The begining of our career in natural and intuitive parenting
Me: “So how does this work? Like the actual birth part?”
Doctor: “Well, hopefully your labor starts naturally, but in some cases we need to induce to get things rolling. You’ll come to the hospital once you begin to have contractions, and when you’re about 4cm dilated, you’ll get your epidural. Then it’s ‘sit back, relax and wait to have your baby!’”
Me: “Oh. So we don’t labor much before the epidural?” I replied.
Doctor: “I mean, you can, but why be uncomfortable, right?”
While I don’t remember many conversations with members of our first medical birth team (probably because they rarely lasted more than five minutes), that one has never left me. I can still feel the knot swelling in the pit of my stomach as she made the idea of a needle full of drugs in my back sound as benign as a mint for foul breath.
I tried to shake the uneasiness. She was the doctor and I had been pregnant for all of 10 minutes – surely I wasn’t going to start questioning her judgement this early on in the process; however, I would make a mental note to do some top to bottom research on childbirth – clearly I had much to learn.
Things only became less aligned as time went on. A gross misinterpretation of lab results led to premature discussions of “genetic counseling” and possible termination of our perfectly healthy pregnancy. By this point, we were growing tired and leery of “standard medical procedure”. We switched physicians and enlisted the support of a fierce and brilliant birth advocate. Her presence in our lives marked a turning point in this shift from blind acceptance of conventional practice to reliance on our innate wisdom. Our eyes were now wide open.
J’s birth was the first of many beautiful dances he, my hubby and I would share. He was our child, yet it was our implicit trust in his lead that allowed the experience to unfold as it did – naturally and without force. This set the stage for a dedicated career in intuitive and natural parenting – a journey of collaborating with our children to maintain a life of flow and balance.
“You had your baby at home?! Thank goodness everything went well. That could’ve been a scary situation.”
“Oh, he sleeps with you? Are you planning to transition him to his crib soon? Don’t want a 10 year old in your bed!”
“So awesome that you’re breastfeeding. I met a woman who did it until her kid was 3. Crazy, right?”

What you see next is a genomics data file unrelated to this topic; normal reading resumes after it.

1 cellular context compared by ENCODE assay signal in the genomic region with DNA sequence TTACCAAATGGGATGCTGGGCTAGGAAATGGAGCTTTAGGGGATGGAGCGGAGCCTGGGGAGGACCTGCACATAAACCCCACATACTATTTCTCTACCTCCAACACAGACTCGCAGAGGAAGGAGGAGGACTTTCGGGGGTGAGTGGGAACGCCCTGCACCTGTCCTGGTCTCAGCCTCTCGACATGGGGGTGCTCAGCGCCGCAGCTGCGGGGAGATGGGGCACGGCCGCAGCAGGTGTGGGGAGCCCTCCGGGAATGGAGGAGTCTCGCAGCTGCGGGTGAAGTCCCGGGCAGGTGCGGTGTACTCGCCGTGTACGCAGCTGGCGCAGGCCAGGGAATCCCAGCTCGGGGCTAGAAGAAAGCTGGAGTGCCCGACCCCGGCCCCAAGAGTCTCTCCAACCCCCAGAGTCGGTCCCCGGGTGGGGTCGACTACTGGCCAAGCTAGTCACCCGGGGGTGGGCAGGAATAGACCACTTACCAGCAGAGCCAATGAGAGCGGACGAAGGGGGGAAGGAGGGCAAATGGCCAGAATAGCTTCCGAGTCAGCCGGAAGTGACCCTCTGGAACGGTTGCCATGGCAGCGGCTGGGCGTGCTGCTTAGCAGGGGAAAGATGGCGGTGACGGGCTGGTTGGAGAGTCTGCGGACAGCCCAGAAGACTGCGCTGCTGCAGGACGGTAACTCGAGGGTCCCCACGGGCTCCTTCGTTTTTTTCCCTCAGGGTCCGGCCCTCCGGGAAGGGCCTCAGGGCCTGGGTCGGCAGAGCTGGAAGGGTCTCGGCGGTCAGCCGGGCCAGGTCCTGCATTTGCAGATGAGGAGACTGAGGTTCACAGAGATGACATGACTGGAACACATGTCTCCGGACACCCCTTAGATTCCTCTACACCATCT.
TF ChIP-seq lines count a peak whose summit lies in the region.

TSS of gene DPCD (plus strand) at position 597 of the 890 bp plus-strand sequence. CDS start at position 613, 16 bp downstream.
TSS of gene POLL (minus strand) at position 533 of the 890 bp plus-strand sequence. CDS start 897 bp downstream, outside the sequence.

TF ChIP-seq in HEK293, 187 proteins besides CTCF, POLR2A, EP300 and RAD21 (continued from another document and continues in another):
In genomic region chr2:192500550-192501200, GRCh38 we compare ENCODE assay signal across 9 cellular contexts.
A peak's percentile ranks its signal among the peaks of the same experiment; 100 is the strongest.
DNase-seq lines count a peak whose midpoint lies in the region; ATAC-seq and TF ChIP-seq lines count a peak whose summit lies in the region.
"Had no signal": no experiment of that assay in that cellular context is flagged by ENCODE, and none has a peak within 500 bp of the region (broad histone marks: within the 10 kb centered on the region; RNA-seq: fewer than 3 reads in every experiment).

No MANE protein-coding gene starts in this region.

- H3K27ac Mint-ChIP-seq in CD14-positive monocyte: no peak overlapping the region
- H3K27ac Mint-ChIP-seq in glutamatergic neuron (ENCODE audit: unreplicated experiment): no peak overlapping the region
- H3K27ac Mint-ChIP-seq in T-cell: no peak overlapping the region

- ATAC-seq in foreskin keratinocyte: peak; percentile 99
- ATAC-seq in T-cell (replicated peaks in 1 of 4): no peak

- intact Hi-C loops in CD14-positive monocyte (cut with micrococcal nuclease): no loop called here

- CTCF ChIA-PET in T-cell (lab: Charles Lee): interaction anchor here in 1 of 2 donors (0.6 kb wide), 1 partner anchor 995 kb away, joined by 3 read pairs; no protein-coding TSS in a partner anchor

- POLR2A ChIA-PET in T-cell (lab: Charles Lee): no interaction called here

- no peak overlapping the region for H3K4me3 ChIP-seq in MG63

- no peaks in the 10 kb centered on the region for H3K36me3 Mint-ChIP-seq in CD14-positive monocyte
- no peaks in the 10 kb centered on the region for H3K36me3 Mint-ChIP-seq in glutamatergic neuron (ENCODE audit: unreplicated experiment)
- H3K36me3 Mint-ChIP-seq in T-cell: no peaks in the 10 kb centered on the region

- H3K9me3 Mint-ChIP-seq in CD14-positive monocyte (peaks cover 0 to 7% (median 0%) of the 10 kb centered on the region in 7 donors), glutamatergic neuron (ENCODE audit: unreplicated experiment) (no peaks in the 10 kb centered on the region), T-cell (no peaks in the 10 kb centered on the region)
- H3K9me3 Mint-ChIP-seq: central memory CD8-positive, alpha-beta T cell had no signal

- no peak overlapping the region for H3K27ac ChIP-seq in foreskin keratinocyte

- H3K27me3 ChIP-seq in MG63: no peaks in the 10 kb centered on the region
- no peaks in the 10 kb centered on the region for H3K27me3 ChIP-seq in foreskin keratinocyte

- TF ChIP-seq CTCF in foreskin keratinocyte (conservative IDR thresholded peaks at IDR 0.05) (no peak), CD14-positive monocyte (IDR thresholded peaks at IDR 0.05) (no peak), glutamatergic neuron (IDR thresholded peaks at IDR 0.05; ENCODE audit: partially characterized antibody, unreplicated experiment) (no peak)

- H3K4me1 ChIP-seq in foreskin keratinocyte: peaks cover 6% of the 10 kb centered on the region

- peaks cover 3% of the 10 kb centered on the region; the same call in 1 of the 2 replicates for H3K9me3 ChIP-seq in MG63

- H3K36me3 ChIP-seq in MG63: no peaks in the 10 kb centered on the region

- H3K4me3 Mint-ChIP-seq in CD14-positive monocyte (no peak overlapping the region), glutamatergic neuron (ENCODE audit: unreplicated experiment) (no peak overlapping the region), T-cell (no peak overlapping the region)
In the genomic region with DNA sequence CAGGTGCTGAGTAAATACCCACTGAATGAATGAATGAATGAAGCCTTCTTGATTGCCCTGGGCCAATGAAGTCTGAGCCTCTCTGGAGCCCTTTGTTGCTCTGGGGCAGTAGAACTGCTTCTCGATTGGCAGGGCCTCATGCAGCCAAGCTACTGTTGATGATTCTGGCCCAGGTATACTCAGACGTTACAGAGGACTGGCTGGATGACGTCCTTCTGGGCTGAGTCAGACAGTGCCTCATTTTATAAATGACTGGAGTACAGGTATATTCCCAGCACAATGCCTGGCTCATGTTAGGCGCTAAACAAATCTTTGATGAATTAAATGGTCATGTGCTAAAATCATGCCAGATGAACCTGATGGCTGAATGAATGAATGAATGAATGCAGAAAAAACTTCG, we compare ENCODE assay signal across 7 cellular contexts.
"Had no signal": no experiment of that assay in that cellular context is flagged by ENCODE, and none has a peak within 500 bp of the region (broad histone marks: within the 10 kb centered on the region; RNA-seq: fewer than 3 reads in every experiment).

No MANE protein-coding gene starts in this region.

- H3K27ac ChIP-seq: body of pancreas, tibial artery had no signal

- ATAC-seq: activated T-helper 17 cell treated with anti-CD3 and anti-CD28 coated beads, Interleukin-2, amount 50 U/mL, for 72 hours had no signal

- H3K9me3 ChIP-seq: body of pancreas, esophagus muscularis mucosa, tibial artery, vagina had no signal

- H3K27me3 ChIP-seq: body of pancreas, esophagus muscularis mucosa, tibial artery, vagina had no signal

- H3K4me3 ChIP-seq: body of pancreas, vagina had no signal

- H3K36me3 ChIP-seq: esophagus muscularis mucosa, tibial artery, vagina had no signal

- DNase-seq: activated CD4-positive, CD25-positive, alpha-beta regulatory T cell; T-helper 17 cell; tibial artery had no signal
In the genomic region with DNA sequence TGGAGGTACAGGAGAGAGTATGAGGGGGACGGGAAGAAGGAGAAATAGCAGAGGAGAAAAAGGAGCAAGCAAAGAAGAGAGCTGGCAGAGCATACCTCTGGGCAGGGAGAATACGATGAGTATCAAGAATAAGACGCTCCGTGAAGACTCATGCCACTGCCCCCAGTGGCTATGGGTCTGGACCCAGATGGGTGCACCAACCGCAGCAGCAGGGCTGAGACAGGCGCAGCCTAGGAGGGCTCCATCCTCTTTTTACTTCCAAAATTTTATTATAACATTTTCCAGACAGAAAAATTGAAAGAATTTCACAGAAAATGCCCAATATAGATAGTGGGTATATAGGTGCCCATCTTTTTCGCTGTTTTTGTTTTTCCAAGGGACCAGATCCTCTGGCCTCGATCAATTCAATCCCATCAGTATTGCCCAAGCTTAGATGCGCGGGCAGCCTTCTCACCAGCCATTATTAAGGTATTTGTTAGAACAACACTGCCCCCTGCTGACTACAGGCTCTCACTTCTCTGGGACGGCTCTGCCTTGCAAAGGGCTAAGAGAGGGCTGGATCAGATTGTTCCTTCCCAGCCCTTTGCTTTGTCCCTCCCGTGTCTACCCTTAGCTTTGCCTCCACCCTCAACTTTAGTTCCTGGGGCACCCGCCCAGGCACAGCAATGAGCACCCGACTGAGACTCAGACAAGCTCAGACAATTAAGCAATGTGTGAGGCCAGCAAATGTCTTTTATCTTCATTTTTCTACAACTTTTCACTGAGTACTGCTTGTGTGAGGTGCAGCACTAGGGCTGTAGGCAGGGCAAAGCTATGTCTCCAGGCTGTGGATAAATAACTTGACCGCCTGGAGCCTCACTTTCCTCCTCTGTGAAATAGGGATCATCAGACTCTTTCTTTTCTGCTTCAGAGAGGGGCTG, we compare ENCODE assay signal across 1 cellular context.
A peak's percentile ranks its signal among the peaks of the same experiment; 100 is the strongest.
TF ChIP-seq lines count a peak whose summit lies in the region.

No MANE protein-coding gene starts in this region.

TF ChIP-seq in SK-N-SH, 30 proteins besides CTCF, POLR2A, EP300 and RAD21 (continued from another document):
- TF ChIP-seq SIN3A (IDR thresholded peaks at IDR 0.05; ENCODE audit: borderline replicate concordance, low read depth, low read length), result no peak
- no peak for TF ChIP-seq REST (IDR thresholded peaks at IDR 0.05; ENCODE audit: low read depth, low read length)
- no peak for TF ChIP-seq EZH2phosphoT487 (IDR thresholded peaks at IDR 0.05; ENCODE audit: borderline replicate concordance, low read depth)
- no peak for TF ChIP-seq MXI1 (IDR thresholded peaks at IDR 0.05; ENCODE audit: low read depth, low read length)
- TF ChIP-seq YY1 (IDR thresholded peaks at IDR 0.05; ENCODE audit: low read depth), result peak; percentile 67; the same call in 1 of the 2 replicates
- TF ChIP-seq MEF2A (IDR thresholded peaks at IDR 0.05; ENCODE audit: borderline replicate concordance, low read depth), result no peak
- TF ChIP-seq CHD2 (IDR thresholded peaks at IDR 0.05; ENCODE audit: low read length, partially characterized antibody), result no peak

“The unschooling thing sounds interesting, but aren’t you worried about gaps in their learning?”
Snippets from four separate conversations I’ve had recently.
We believe in our true connection with our children
I don’t take personal offense – five years ago, even if I wasn’t bold enough to say these things out loud, I would certainly have thought them. Having expanded my thinking and experienced the joy and fulfillment of attuned parenting firsthand, I now see the danger in an entire culture of people who still share my former mindset.
Families kept in the dark from the very beginning and pumped through a “McDonalized” system, built to support the western “need” for personal convenience. A system that promotes unnatural childbirth and child-rearing practices as the gold standard, and is ready to catch us in a net of expensive parent-replacement solutions when the inevitable and devastating results of these shortcuts start to emerge. A system that has fooled us into believing that the pure, honest and insatiable energy of our children is ADHD, poor manners, bad behavior and inadequacy. And a system that has no idea how to clean up it’s mess – how to heal the broken spirits of a disinterested, unidirectional youth, rebellious and misunderstood teens, and lost, unproductive and unfulfilled adults.
I realize in this culture of “no judgement” and political correctness, polarizing topics like these can be uncomfortable, but please, don’t take this personally – this is hardly about “parent-shaming”.
This is about admitting that surrounding ourselves with information, people and situations that perpetuate our fear and unconsciousness will keep us from the evolution we seek. It’s about acknowledging that our internal wounds and reactivity and ignorance are getting in the way of a true connection with our children. It’s about accepting that we haven’t been appropriately primed to put forth the type of effort that quality parenting requires.